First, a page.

Norwegian seafood feast with Signe Johansen

I have tried Finnish food  which included deer and moose canapes and I loved it. I also have been to a couple of Swedish restaurants in London many years ago.  I sincerely can’t tell you about these uneventful experiences, since then I completely dismissed Scandinavian cuisine. I was intrigued by an invitation to attend  Signe Johansen‘s Norwegian food feast and masterclass at the very swish cookery school Aveqia. I am glad to say that a few years down the line, in a great location, delicious recipes, amazing fresh and sustainable produce brought in by the Norwegian Seafood Council (NSC) I was very blown away by the simplicity, the array of textures and flavours of the dishes we sampled.  I definitely will try other Norwegian recipes. Thanks Signe!


 beautiful dinner table and our first canape of the evening : Norwegian cold water prawn crisps with lemon mayo and dill, the fresh tasty prawns were sweet combined with a light
salty taste with firm flesh.


Next was the delicious salt cod fritters, crisp outside and pillowy inside. Very distinct consistency very different from the Portuguese cod fritters.

above: allspice and Norwegian salt cod savoury doughnuts fritters
Signe showcasing the fresh produce
   we cooked under the watchful eyes of Signe Johansen, on the right is Signe and TikiChris, my blogger matte and cooking partner at this event, who actually cooked most of the chowder and excellent hand model showing off his knife skills (left).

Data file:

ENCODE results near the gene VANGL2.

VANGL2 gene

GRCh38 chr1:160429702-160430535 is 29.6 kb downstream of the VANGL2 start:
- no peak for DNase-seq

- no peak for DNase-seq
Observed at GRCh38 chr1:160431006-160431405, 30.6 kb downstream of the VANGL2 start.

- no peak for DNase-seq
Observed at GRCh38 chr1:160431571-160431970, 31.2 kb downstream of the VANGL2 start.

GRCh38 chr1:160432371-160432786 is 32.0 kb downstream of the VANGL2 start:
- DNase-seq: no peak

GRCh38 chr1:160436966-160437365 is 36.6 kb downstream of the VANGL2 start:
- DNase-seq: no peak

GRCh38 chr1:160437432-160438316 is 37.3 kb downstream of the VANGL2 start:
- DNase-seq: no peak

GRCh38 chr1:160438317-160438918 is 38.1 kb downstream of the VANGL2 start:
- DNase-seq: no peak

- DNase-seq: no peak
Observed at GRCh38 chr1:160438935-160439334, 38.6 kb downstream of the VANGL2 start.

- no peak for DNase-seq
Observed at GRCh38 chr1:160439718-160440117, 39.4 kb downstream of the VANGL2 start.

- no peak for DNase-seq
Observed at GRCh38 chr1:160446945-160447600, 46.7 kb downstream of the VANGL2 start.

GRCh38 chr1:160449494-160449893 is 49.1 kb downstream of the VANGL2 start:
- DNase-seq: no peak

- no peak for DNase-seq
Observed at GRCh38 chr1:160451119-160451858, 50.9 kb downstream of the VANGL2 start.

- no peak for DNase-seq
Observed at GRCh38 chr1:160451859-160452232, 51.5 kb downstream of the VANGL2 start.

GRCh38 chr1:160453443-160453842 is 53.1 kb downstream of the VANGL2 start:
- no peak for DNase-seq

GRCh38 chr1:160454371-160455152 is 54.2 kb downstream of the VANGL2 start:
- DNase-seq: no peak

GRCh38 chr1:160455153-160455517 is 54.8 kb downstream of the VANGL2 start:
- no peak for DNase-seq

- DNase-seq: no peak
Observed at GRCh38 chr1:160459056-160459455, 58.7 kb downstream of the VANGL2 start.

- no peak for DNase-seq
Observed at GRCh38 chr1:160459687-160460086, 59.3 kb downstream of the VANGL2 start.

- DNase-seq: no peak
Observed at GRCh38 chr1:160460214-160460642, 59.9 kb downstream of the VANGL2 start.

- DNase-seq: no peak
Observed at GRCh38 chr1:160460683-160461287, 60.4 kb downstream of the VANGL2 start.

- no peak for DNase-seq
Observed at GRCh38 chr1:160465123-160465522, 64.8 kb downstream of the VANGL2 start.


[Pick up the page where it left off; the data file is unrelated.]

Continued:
The dish: Norwegian seafood winter warmer chowder deluxe was served with crusty bread.


above left: Norwegian smoked salmon with pickled beetroot, cucumber pickle, horseradish creme fraiche (mixture of half horseradish and creme fraiche) decorated with dill. Above right: our delicious seafood chowder almost ready…

  Norwegian seafood winter warmer chowder deluxe, salmon and fresh cod pieces. in a double cream chowder with diced onions, celery, carrots, leeks, brandy and dill pollen and potatoes. I decorated my plated dish with parsley, usually it’s sprinkled with dill, the Norwegian way.


 cherry glogg (mulled wine of the Nordic countries) made with  red wine, sour cherries, cherry liquor, skinned almonds, and spices (ginger,cardamom,star anise, cinnamon, orange and lemon zest) – better than mulled wine. Norwegian riskrem dessert ( very creamy fluffy and light rice pudding) topped with spiced raspberries compote.


Most excellent Christmas Tree shaped pepperkaker, Scandinavian spiced Christmas biscuits, it’s the Nordic version of gingerbread biscuits, they get their name from the warming black pepper that was traditionally mixed in with the other spices.
Where to find Norwegian seafood: the best way to find Norwegian Seafood is to ask your fishmonger or to look for country of origin on pack if you’re buying from a larger retailer.